COVID-19: What should I do if I think I have a hernia?

Written by: Mr Alan Woodward
Published: | Updated: 12/09/2023
Edited by: Cameron Gibson-Watt

The current lockdown is likely to continue until there is evidence of a consistent reduction in cases from COVID-19. Even then, any loosening of the lockdown is likely to be slow and patchy because the disease is at different stages throughout the country. The lack of a vaccine or treatment will also mean that social distancing measures will continue for some time and the resumption of normal medical activities, such as clinics and routine surgery, is likely to be a few months away at least.


One of the most common surgical conditions is that of a groin hernia and, no doubt, many of you will be sitting at home aware that you might have a groin hernia but unable to seek a specialist's opinion or advice.


To help you, Mr Alan Woodward, renowned consultant general and colorectal surgeon based in Cardiff and Pontyclun, has answered some of the most frequently-asked-questions concerning hernias and COVID-19, which may be of benefit to you.



How do I know if I have a hernia?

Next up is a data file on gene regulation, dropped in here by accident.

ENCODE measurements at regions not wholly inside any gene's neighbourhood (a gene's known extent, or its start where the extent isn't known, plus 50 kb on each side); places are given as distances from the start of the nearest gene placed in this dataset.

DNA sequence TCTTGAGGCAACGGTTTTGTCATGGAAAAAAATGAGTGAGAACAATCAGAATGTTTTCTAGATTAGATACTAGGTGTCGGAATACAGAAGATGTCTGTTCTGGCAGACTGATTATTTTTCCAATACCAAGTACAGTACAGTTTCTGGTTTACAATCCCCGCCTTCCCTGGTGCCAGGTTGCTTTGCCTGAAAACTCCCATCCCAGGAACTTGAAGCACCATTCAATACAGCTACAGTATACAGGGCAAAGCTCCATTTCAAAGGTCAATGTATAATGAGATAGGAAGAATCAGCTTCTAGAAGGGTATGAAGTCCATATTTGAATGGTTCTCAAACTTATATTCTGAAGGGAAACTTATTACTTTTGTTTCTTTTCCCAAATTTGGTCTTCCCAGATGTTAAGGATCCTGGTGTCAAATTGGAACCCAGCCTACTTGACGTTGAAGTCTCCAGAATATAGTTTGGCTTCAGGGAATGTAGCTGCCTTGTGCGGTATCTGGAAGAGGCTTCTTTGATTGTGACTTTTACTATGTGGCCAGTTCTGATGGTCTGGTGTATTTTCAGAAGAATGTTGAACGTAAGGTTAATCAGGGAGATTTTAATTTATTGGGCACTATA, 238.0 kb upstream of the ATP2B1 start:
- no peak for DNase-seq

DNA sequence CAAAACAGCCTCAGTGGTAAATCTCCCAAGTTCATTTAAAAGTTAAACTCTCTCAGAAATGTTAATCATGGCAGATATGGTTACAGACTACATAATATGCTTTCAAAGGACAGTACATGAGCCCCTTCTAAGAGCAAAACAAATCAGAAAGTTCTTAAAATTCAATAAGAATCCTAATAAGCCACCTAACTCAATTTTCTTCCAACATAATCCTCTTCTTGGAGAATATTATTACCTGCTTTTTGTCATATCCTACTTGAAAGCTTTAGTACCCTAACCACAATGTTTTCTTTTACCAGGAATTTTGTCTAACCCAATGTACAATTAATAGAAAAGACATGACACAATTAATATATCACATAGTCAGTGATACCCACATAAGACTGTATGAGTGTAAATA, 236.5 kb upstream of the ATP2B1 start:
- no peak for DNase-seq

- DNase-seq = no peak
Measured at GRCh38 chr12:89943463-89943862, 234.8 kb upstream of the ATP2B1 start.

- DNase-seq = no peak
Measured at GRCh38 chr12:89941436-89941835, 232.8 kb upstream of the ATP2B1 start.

Hernias most commonly present as a swelling in the groin, and although they are most common in men, women can also develop them. The swelling usually appears on standing and disappears overnight or when lying down. The swelling is typically due to the intestines protruding through a defect in the abdominal muscles, and appearing as a bulge under the skin.


What should I do if I think I have a hernia?


The vast majority of hernias are painless, and so may not cause much inconvenience. During this period of confinement, it is still important to stay fit and active, so daily walking, running or cycling is still to be encouraged. It is advisable to avoid strenuous activities such as weight lifting as this may exacerbate symptoms from a hernia and possibly encourage the hernia to enlarge or even strangulate.


Should I worry if my hernia causes pain?